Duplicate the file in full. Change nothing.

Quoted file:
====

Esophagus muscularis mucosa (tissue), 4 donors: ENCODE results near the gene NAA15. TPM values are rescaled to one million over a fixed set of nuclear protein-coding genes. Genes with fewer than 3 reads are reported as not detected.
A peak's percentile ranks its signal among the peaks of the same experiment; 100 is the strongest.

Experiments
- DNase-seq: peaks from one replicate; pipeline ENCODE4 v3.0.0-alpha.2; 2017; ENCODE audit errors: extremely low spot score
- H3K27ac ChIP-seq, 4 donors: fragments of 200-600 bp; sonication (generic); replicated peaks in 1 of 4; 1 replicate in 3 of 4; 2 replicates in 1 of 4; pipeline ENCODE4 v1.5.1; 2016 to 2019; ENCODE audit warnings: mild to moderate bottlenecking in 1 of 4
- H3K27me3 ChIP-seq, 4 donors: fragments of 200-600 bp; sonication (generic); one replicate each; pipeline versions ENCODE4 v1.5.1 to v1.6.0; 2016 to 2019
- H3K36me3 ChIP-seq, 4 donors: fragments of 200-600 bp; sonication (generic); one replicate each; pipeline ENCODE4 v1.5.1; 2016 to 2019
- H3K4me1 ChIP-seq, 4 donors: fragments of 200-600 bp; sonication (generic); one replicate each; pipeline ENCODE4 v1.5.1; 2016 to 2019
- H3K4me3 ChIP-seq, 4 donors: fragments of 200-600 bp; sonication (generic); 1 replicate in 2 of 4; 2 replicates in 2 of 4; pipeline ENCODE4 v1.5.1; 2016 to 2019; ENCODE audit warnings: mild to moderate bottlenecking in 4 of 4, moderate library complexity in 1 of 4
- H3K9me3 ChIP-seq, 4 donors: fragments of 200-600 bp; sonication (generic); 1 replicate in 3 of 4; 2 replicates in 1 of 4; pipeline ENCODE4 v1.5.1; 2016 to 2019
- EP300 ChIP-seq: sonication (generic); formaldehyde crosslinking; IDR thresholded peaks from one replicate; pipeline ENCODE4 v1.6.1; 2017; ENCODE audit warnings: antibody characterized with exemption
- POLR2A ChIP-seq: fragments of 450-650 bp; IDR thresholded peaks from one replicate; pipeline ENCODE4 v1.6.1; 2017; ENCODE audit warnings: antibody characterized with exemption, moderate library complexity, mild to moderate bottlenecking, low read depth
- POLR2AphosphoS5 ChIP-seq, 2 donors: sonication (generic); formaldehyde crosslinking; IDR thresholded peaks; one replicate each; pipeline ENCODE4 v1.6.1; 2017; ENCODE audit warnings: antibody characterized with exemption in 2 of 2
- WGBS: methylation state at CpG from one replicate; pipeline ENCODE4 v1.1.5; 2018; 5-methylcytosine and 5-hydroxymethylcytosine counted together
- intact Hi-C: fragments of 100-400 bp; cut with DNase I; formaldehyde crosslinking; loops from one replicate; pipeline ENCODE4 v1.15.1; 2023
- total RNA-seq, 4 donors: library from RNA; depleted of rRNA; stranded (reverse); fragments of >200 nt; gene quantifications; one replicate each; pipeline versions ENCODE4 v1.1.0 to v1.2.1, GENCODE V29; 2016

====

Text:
Esophagus muscularis mucosa (tissue), 4 donors: ENCODE results near the gene NAA15. TPM values are rescaled to one million over a fixed set of nuclear protein-coding genes. Genes with fewer than 3 reads are reported as not detected.
A peak's percentile ranks its signal among the peaks of the same experiment; 100 is the strongest.

Experiments
- DNase-seq: peaks from one replicate; pipeline ENCODE4 v3.0.0-alpha.2; 2017; ENCODE audit errors: extremely low spot score
- H3K27ac ChIP-seq, 4 donors: fragments of 200-600 bp; sonication (generic); replicated peaks in 1 of 4; 1 replicate in 3 of 4; 2 replicates in 1 of 4; pipeline ENCODE4 v1.5.1; 2016 to 2019; ENCODE audit warnings: mild to moderate bottlenecking in 1 of 4
- H3K27me3 ChIP-seq, 4 donors: fragments of 200-600 bp; sonication (generic); one replicate each; pipeline versions ENCODE4 v1.5.1 to v1.6.0; 2016 to 2019
- H3K36me3 ChIP-seq, 4 donors: fragments of 200-600 bp; sonication (generic); one replicate each; pipeline ENCODE4 v1.5.1; 2016 to 2019
- H3K4me1 ChIP-seq, 4 donors: fragments of 200-600 bp; sonication (generic); one replicate each; pipeline ENCODE4 v1.5.1; 2016 to 2019
- H3K4me3 ChIP-seq, 4 donors: fragments of 200-600 bp; sonication (generic); 1 replicate in 2 of 4; 2 replicates in 2 of 4; pipeline ENCODE4 v1.5.1; 2016 to 2019; ENCODE audit warnings: mild to moderate bottlenecking in 4 of 4, moderate library complexity in 1 of 4
- H3K9me3 ChIP-seq, 4 donors: fragments of 200-600 bp; sonication (generic); 1 replicate in 3 of 4; 2 replicates in 1 of 4; pipeline ENCODE4 v1.5.1; 2016 to 2019
- EP300 ChIP-seq: sonication (generic); formaldehyde crosslinking; IDR thresholded peaks from one replicate; pipeline ENCODE4 v1.6.1; 2017; ENCODE audit warnings: antibody characterized with exemption
- POLR2A ChIP-seq: fragments of 450-650 bp; IDR thresholded peaks from one replicate; pipeline ENCODE4 v1.6.1; 2017; ENCODE audit warnings: antibody characterized with exemption, moderate library complexity, mild to moderate bottlenecking, low read depth
- POLR2AphosphoS5 ChIP-seq, 2 donors: sonication (generic); formaldehyde crosslinking; IDR thresholded peaks; one replicate each; pipeline ENCODE4 v1.6.1; 2017; ENCODE audit warnings: antibody characterized with exemption in 2 of 2
- WGBS: methylation state at CpG from one replicate; pipeline ENCODE4 v1.1.5; 2018; 5-methylcytosine and 5-hydroxymethylcytosine counted together
- intact Hi-C: fragments of 100-400 bp; cut with DNase I; formaldehyde crosslinking; loops from one replicate; pipeline ENCODE4 v1.15.1; 2023
- total RNA-seq, 4 donors: library from RNA; depleted of rRNA; stranded (reverse); fragments of >200 nt; gene quantifications; one replicate each; pipeline versions ENCODE4 v1.1.0 to v1.2.1, GENCODE V29; 2016